Xiaomi-Backed Baicycle Enters China's Bike-Sharing Battle
While Mobike and ofo are competing fiercely in major cities across China, Baicycle, backed up Xiaomi’s smart hardware ecosystem, recently entered the battle in the Chinese bike sharing market in high-profile.
According to public data, Baicycle had completed angel round of financing led by Xiameng iRiding Technology, which is known as part of Xiaomi’s smart hardware ecosystem. It is reported that the first batch of Baicycle’s bicycles will be available for renting in costal cities such as Xiamen, Guangzhou and Shenzhen, etc. since January 1st.
Huang Weixiang, founder and CEO of iRiding, was confident that Baicycle could attract users with its high-quality bikes (easy to ride & fancy design) and build up a good reputation.
According to Phoenix Technology, Mobike’s bicycles are very similar to Mobike’s since they all adopted GPS system and smart locks and the unit that powers these functions are set in the rear bearing wheel. However, Baicycle’s bike adopts an integrated body and a carbon fiber belt chain, which enables the bike to withstand twice more tension than bikes equipped with common chain.
The current design of the bike makes it possible to place backup battery in the bike frame, so it is likely Baicycle’s bikes will be transformed into electrical bike in the future. In an interview, Huang revealed that as long as electrical power steering system was adopted, users will be able to ride the bike for 3 to 10 kilometers instead of 1 to 3 kilometers.
He Xiangming, co-founder and CEO of Baicycke, revealed once that Baicycle might cooperate with 7-11 and set up quick charge piles and battery replacing centers in front of 7-11s.
Users will be able to use Baicycle’s bikes both as an ordinary bike and as an electrical bike, though the pricing model will be different. In addition, Baicycle APP and iRiding APP will share their user data with each other, and the Baicycle APP will help users know better their using habit and location of Baicycle’s bikes nearly by providing users with travelling route.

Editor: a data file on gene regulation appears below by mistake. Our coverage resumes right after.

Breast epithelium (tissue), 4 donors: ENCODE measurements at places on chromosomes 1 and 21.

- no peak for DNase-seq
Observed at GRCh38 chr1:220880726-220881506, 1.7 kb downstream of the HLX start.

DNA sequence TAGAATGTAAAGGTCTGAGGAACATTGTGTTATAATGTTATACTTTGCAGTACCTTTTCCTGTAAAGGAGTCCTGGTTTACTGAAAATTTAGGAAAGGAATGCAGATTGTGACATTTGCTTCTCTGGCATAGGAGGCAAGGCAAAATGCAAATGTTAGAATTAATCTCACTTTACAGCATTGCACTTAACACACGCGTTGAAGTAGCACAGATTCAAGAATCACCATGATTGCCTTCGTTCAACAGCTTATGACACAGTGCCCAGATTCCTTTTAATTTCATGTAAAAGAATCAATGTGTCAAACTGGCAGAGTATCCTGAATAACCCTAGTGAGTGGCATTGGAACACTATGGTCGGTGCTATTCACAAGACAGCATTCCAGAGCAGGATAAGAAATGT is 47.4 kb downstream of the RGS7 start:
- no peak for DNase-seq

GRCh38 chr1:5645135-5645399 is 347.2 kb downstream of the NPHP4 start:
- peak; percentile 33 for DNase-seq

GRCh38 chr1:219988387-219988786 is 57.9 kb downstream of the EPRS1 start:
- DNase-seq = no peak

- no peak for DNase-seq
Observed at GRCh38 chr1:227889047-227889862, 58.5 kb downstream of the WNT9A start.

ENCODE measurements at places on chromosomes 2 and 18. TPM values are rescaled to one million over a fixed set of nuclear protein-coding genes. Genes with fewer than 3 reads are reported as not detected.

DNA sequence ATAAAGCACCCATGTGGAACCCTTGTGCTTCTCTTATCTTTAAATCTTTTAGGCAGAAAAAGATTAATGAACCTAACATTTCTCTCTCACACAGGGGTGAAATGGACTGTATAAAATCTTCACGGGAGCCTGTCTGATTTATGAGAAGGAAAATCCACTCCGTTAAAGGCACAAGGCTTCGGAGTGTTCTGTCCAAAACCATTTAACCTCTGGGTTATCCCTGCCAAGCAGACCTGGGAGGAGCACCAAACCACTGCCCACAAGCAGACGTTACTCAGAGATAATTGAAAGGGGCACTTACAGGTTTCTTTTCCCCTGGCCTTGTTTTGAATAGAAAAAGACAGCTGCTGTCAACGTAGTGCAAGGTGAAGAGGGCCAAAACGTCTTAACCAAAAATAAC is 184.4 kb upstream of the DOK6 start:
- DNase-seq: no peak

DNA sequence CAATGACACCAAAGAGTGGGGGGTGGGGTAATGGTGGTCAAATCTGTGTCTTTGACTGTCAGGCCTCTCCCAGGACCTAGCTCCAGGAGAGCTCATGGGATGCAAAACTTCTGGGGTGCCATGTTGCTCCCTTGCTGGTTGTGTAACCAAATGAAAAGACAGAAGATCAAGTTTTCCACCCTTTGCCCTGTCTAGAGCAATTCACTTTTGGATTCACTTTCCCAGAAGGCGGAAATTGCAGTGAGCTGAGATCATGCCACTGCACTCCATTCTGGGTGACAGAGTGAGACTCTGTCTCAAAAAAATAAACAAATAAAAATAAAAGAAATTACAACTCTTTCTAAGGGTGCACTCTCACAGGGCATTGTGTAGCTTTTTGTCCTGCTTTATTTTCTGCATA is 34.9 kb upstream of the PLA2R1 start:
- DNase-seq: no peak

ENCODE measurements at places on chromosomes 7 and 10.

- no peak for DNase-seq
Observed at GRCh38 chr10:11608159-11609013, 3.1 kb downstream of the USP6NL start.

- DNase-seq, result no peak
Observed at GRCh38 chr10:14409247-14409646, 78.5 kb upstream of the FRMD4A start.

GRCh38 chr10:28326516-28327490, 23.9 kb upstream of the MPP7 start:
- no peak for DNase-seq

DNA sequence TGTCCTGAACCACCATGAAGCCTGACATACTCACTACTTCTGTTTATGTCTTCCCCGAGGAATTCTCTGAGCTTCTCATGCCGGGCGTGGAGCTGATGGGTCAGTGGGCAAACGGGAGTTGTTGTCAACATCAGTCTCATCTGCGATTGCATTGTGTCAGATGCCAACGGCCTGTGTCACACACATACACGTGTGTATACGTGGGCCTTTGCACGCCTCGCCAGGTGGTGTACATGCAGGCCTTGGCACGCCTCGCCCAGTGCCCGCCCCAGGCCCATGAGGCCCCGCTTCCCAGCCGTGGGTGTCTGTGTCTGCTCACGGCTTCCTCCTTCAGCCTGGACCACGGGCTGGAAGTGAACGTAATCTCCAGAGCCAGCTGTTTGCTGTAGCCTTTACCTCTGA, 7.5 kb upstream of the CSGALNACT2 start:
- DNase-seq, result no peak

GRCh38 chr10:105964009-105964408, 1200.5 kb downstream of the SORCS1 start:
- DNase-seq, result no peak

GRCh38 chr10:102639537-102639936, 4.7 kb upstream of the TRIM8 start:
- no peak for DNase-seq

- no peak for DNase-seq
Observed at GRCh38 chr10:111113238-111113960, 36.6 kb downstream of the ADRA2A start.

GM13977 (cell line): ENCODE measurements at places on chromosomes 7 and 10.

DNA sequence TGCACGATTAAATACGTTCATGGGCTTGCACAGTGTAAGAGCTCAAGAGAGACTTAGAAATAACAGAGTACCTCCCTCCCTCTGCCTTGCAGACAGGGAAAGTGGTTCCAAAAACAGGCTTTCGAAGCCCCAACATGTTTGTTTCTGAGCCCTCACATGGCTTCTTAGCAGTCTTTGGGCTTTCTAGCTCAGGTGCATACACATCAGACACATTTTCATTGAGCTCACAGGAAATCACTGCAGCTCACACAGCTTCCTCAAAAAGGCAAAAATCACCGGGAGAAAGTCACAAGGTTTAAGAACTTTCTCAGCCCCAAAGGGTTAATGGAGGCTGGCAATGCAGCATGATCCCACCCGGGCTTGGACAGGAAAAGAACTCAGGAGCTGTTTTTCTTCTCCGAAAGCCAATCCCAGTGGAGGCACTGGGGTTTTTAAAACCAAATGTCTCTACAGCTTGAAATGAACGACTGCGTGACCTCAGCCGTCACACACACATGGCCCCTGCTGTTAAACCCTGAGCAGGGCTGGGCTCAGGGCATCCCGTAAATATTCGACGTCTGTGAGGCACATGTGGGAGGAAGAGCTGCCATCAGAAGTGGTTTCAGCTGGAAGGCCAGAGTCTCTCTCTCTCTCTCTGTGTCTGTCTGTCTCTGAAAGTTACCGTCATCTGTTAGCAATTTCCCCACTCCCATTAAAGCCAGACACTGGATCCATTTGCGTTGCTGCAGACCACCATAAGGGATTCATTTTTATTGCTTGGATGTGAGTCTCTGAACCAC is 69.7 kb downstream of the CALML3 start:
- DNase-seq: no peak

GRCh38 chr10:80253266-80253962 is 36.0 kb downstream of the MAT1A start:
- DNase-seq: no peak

However, Baicycle is a late entrant in the Chinese bike sharing market. He Xiangming revealed that it took Baicycle almost a year to get fully-prepared, know better the market and adopt a targeted market strategy.
For Baicycle, it is necessary to cooperate with the government: to make full use of government resources and turn shared bikes into part of city infrastructure. Besides, disorderly competition will be avoided through government regulations. For Huang Weixiang, internet model provides the government with another alternative, and the goal of both the government and shared bike platforms is similar: to make the city a better place.
Since last July, Baicycle had already been negotiating with local governments in various cities over how to match and complement existing public infrastructures and enter cities in a more orderly manner. For example, old-aged people who don’t know anything about mobile payment will be able to rent Baicycle’s bikes by Citizen Cards.
In Guangzhou, Baicycle’s bikes are under testing together with Subway Line 6 and special parking spots fo Baicycle’s bikes are set up near the entrance of Line 6’s stations.
Baicycle's goal is to enter 30 second-tier cities across China in 2017, provide at least 5,000 bikes in each city and add more bikes based on local demands. At the same time, Baicycle plans to deepen cooperation with local governments. Up till now, Baicycle has already signed up Cooperation Intention papers with eight city governments. Within this January, over 200,000 Baicycle’s bikes will be available for renting.
Compared to other bike sharing platforms, Baicycle can utilize more resources as a member of Xiaomi’s smart hardware ecosystem. “There are already nearly half a hundred different types of companies inside Xiaomi’s smart hardware system, and Baicycle is free to directly utilize all resources in the ecosystem,” Huang Weixiang maintained. In the future, Baicycle will also cooperate with Xiaomi.com, Xiaomi’s App Store, Xiaomi Store as well as Xiaomi’s offline retailing stores Mi Home, etc.
Moreover, iRiding is a huge support for Baicycle in terms of hardware manufacturing. Xiaomi’s other resources, including contract manufacturing factories, data communication capability and IoT experience are all open to Baicycle.
It is worth noticing that Baicycle is also eyeing overseas. For example, Baicycle and Mobike will both be bidding for Singapore’s bike sharing projects.
Yet, the inconvenient truth is that both Mobike and ofo haven’t found the appropriate revenue model. As to this problem, Huang said that Baicyle wasn’t in a hurry to make profit and their goal was simply to make ends meet through data models at the primary stage. “Among over thirty existing bike sharing platforms in China, less than five are capable to ‘fight’,” he revealed.
[The article is published and edited with authorization from the author @TMTpost-Chinese, please note source and hyperlink when reproduce.]
Translated by Levin Feng (Senior Translator at PAGE TO PAGE), working for TMTpost.